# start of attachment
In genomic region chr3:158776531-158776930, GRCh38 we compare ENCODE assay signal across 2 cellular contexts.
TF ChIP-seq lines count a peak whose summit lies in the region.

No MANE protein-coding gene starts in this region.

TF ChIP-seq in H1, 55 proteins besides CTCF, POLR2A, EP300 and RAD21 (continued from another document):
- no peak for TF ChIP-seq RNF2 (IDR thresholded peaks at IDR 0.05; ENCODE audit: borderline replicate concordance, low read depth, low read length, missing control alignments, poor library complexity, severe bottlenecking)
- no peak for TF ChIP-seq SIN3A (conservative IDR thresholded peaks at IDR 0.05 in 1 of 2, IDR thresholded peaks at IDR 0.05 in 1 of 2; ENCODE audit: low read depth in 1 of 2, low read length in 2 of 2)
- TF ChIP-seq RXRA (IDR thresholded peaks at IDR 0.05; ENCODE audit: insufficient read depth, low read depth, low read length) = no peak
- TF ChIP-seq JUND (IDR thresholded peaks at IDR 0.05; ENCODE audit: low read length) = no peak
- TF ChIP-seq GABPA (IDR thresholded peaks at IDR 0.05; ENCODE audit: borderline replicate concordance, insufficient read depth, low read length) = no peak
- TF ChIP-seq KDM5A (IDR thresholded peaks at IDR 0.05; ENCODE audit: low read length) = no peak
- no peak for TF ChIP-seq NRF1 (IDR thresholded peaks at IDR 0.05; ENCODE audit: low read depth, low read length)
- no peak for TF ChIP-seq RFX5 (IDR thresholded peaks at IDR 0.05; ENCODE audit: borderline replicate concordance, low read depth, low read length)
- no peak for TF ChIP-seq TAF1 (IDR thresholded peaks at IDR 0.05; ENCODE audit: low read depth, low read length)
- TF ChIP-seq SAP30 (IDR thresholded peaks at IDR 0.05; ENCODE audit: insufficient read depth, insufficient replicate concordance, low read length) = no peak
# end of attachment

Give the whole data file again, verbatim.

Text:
In genomic region chr3:158776531-158776930, GRCh38 we compare ENCODE assay signal across 2 cellular contexts.
TF ChIP-seq lines count a peak whose summit lies in the region.

No MANE protein-coding gene starts in this region.

TF ChIP-seq in H1, 55 proteins besides CTCF, POLR2A, EP300 and RAD21 (continued from another document):
- no peak for TF ChIP-seq RNF2 (IDR thresholded peaks at IDR 0.05; ENCODE audit: borderline replicate concordance, low read depth, low read length, missing control alignments, poor library complexity, severe bottlenecking)
- no peak for TF ChIP-seq SIN3A (conservative IDR thresholded peaks at IDR 0.05 in 1 of 2, IDR thresholded peaks at IDR 0.05 in 1 of 2; ENCODE audit: low read depth in 1 of 2, low read length in 2 of 2)
- TF ChIP-seq RXRA (IDR thresholded peaks at IDR 0.05; ENCODE audit: insufficient read depth, low read depth, low read length) = no peak
- TF ChIP-seq JUND (IDR thresholded peaks at IDR 0.05; ENCODE audit: low read length) = no peak
- TF ChIP-seq GABPA (IDR thresholded peaks at IDR 0.05; ENCODE audit: borderline replicate concordance, insufficient read depth, low read length) = no peak
- TF ChIP-seq KDM5A (IDR thresholded peaks at IDR 0.05; ENCODE audit: low read length) = no peak
- no peak for TF ChIP-seq NRF1 (IDR thresholded peaks at IDR 0.05; ENCODE audit: low read depth, low read length)
- no peak for TF ChIP-seq RFX5 (IDR thresholded peaks at IDR 0.05; ENCODE audit: borderline replicate concordance, low read depth, low read length)
- no peak for TF ChIP-seq TAF1 (IDR thresholded peaks at IDR 0.05; ENCODE audit: low read depth, low read length)
- TF ChIP-seq SAP30 (IDR thresholded peaks at IDR 0.05; ENCODE audit: insufficient read depth, insufficient replicate concordance, low read length) = no peak